The next generation of Web stacks: High productivity and a touch of controversy
I'm on an Amtrak train as I write this heading to New York City where I'll get a chance to see Harvard's Andrew McAfee of Enterprise 2.0 fame speak at Interop, a chance I'll get twice in the next two days, so expect some coverage here shortly. On my ride, I thought I'd address some of the good points fellow ZDNetter Ryan Stewart made last week about the rise of new Rich Internet Applications (RIA) technologies such as Flex and OpenLaszlo. Ryan wrote about the advantage of having a robust, modern Web stack supporting a RIA aplication.
I'm on an Amtrak train as I write this heading to New York City where I'll get a chance to see Harvard's Andrew McAfee of Enterprise 2.0 fame speak at Interop, a chance I'll actually get twice in the next two days, so expect some coverage here shortly. On my ride, I thought I'd address some of the good points fellow ZDNetter Ryan Stewart made last week about the rise of new Rich Internet Applications (RIA) technologies such as Flex and OpenLaszlo. Specifically, Ryan wrote about the significant advantage of having a robust, modern Web stack supporting a RIA aplication. And by robust, I mean a stack that provides a complete, low-barrier solution across the browser all the way back to the databases that power Web applications.
These days, the pace of Web development both inside and outside of organizations is more rapid than ever and is directly enabled by a host of new frameworks that allow a level of productivity, agility, and speed that was almost unthinkable just a few years ago. Along the way, RIAs have thrown a curve-ball at the traditional Web development community and creating good software with RIA tools using some of the aging back-end platforms such as J2EE can be time-consuming and painful.
Specifically however, it's the rise of Ruby on Rails and Rails clones that are helping change the perception -- often dramatically -- of what is possible in Web development in the Web 2.0 era. Much has been made about the 10-to-1 productivity gains that Rails users usually see and it this, and stories like it, that are sustaining the rapidly growing interest in rails (see the Google Trends graph to the left to see an admittedly unscientific chart of Rails popularity.)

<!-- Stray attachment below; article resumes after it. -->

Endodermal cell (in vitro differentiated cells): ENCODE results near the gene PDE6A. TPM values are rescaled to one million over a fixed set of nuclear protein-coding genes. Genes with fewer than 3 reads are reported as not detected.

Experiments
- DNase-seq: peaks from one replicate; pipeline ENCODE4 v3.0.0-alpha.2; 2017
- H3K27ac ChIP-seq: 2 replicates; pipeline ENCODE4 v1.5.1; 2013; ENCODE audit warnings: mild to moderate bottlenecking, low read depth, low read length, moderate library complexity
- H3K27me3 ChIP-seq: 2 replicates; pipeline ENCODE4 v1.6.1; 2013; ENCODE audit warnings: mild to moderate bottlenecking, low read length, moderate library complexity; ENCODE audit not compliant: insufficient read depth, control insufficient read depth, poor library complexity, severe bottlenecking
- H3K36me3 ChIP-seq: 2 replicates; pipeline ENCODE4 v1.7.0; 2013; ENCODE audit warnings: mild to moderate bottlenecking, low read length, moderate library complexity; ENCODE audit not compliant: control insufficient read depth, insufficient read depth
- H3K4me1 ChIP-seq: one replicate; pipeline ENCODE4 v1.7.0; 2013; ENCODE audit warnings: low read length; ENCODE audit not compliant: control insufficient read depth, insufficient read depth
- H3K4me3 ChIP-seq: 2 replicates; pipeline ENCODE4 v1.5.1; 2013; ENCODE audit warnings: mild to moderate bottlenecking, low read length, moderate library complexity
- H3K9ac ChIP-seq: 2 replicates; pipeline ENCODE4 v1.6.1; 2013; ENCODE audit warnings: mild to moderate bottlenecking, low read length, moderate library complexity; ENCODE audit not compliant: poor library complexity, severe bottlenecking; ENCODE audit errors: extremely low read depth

I've written in the past that the great strength of Rails is the dramatic collapse of something called abstraction impedance; developers spend less time with software plumbing and converting data formats from one format to another and more time solving important problems. Also automated is the tedious CRUD (create, read, update, delete) work that most applications are made of and is made ridiculously easy in the Rails model. There is a well-known demo of Rails that shows the development of a complete database-driven blog application complete with user comments, administration interface, and unit tests in 15 short minutes.
Ruby on Rails and frameworks like it enable many of the latest concepts we see in newer Web development techniques these days including turning applications into platforms (Rails makes exposing public APIs nearly automatic), Rich Internet Applications (support for popular Ajax frameworks Prototype and script.aculo.us), highly iterative, rapid releases to production, often many times a day, and more.
Back to Ryan's point however, is the desirability for RIA solutions to be well-integrated with the most popular Web application frameworks, and that we are indeed starting to see. For example, Adobe recently announced a Ruby on Rails SDK for Flex that allows it's up-and-coming RIA platform to play well with the biggest up-and-coming Web application stack.
Another significant and related trend is the movement of Rails concepts back into the older application stacks. For PHP, there is now CakePHP, which is "a well-documented framework inspired by the concepts introduced in Ruby On Rails as they can be applied in PHP 4 and 5." For Java, there is now the quite popular Roma Framework, which is #32 on Sourceforge's popular database of tens of thousands of open source software projects and is a "Java framework that is totally POJO based and designed with the concepts taken from Ruby On Rails. The current release is full working and allows to build Ajax Web Apps with database and CRUD in minutes."
I myself have been working with some projects with Ruby on Rails as the infrastructure and it's clear that in resource constrained environments -- and aren't most software projects resource constrained -- the results seem to be clear; there's a new, better way of build Web apps in town.
The "ilities" challenge of the new Web application frameworks
One key aspect of the latest genereation of Web application frameworks is the fact that they are based on dynamic languages like Ruby, Python, and PHP. This means they aren't as fast as older compiled languages, are potentially more suspectible to bottlenecks and poor optimized code, and might not stack up to existing platforms in terms of raw performance. Scalability, reliability, and the other well-known "ilities" of the enterprise and Web-scale spaces are still fairly unknown with Rails. However, Moore Law tends to amortize these issues away over time and certainly many folks have argued about the enterprise suitability of Ruby on Rails and related approaches, but it seems clear that as Rails matures, it will increasingly find its way into IT departments and even mission critical uses.
The bottom line: RIAs and the new applications frameworks that support them are a major part of our software development future and we're watching a generational change as we find out the patterns and practices that have worked best in Web development in the last 10 years and bake them into the core of our newer frameworks.
Are you considering moving to Ruby on Rails? Why or why not?